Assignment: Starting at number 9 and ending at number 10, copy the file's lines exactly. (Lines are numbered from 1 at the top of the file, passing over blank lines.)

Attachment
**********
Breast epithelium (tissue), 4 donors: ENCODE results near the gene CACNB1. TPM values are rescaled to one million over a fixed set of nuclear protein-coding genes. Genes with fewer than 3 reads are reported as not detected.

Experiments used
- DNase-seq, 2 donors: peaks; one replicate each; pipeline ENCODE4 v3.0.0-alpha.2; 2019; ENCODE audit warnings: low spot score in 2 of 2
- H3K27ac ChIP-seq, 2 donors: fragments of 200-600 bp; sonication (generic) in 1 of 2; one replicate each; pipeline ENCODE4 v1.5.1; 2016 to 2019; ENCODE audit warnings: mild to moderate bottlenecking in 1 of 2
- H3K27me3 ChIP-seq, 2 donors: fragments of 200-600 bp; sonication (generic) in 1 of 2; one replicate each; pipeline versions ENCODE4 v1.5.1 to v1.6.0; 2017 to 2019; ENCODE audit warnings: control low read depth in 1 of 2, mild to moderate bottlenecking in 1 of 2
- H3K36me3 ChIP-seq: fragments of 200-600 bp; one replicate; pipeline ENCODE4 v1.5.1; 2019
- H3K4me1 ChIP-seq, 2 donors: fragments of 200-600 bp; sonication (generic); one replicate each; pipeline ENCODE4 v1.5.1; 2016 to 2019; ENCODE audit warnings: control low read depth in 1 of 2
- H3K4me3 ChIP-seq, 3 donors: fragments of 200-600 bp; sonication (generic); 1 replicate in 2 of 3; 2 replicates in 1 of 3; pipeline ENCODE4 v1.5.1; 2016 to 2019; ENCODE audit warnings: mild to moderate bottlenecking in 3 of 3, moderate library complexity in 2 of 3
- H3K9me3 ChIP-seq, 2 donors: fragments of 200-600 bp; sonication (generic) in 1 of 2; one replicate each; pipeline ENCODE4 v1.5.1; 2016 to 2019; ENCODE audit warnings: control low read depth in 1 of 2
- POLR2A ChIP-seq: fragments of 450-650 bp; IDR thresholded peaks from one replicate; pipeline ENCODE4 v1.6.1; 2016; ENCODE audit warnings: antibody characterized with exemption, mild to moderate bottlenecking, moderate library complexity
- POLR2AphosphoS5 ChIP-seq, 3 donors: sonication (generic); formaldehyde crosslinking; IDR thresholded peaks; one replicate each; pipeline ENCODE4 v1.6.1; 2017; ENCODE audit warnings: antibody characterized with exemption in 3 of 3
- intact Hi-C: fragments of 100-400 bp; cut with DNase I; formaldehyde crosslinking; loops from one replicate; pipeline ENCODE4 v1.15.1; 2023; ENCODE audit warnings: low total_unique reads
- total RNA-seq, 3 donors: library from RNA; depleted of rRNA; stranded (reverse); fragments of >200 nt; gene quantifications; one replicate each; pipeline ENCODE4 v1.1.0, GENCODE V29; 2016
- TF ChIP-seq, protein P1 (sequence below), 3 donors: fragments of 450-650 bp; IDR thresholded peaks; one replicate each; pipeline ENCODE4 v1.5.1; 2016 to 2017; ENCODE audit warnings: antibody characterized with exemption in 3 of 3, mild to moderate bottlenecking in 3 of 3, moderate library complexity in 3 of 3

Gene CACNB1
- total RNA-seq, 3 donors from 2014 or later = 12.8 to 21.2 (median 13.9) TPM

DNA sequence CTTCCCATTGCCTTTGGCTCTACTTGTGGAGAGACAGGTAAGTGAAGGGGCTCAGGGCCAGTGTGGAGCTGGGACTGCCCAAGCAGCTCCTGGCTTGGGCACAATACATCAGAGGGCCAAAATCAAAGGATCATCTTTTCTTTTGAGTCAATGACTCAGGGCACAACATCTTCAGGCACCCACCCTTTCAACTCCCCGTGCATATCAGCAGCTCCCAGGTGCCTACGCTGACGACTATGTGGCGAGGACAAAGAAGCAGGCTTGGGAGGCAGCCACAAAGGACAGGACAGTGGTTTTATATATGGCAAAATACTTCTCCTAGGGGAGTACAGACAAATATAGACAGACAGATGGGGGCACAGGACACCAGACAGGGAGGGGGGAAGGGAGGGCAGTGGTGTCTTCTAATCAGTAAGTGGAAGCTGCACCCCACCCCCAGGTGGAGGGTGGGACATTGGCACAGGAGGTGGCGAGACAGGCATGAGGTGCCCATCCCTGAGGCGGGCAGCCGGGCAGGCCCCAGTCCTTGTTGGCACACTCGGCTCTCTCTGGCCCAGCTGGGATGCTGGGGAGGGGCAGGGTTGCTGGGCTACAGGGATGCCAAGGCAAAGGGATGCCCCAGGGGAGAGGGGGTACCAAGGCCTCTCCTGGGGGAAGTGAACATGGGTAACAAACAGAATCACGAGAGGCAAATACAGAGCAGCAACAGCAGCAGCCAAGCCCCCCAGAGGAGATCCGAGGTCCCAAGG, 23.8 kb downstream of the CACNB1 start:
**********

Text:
- H3K9me3 ChIP-seq, 2 donors: fragments of 200-600 bp; sonication (generic) in 1 of 2; one replicate each; pipeline ENCODE4 v1.5.1; 2016 to 2019; ENCODE audit warnings: control low read depth in 1 of 2
- POLR2A ChIP-seq: fragments of 450-650 bp; IDR thresholded peaks from one replicate; pipeline ENCODE4 v1.6.1; 2016; ENCODE audit warnings: antibody characterized with exemption, mild to moderate bottlenecking, moderate library complexity